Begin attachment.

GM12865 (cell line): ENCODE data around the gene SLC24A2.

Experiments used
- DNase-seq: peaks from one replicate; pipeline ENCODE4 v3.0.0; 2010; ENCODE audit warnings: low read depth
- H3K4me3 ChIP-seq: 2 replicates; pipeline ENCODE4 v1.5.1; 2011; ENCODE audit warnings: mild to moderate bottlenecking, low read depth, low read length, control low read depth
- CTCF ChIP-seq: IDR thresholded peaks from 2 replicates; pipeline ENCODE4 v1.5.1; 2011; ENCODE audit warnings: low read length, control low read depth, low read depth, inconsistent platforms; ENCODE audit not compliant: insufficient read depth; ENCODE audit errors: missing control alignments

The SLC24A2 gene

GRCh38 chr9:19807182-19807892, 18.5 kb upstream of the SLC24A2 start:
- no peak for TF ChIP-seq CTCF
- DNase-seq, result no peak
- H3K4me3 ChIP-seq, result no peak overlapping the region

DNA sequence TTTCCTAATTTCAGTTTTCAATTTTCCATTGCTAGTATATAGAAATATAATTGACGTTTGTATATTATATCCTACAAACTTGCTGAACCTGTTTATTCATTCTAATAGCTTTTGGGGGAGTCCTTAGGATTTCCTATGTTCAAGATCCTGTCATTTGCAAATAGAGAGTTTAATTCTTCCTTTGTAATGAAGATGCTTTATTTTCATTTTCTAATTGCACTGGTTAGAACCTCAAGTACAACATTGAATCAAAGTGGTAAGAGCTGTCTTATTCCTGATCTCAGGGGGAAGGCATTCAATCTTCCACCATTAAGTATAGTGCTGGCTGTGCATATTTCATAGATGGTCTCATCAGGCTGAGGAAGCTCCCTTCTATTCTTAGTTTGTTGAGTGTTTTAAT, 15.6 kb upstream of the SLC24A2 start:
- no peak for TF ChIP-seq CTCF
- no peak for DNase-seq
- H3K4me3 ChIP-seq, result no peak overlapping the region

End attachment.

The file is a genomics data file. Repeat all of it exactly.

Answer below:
GM12865 (cell line): ENCODE data around the gene SLC24A2.

Experiments used
- DNase-seq: peaks from one replicate; pipeline ENCODE4 v3.0.0; 2010; ENCODE audit warnings: low read depth
- H3K4me3 ChIP-seq: 2 replicates; pipeline ENCODE4 v1.5.1; 2011; ENCODE audit warnings: mild to moderate bottlenecking, low read depth, low read length, control low read depth
- CTCF ChIP-seq: IDR thresholded peaks from 2 replicates; pipeline ENCODE4 v1.5.1; 2011; ENCODE audit warnings: low read length, control low read depth, low read depth, inconsistent platforms; ENCODE audit not compliant: insufficient read depth; ENCODE audit errors: missing control alignments

The SLC24A2 gene

GRCh38 chr9:19807182-19807892, 18.5 kb upstream of the SLC24A2 start:
- no peak for TF ChIP-seq CTCF
- DNase-seq, result no peak
- H3K4me3 ChIP-seq, result no peak overlapping the region

DNA sequence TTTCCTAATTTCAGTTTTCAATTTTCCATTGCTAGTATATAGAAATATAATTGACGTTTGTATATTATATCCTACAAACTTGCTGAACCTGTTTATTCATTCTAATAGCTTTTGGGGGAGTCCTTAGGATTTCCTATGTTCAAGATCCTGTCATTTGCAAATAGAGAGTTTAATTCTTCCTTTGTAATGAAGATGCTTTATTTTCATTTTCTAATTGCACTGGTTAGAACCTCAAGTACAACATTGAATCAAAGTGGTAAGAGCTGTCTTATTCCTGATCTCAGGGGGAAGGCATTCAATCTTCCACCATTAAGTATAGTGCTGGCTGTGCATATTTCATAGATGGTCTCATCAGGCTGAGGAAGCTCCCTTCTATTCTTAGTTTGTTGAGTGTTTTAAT, 15.6 kb upstream of the SLC24A2 start:
- no peak for TF ChIP-seq CTCF
- no peak for DNase-seq
- H3K4me3 ChIP-seq, result no peak overlapping the region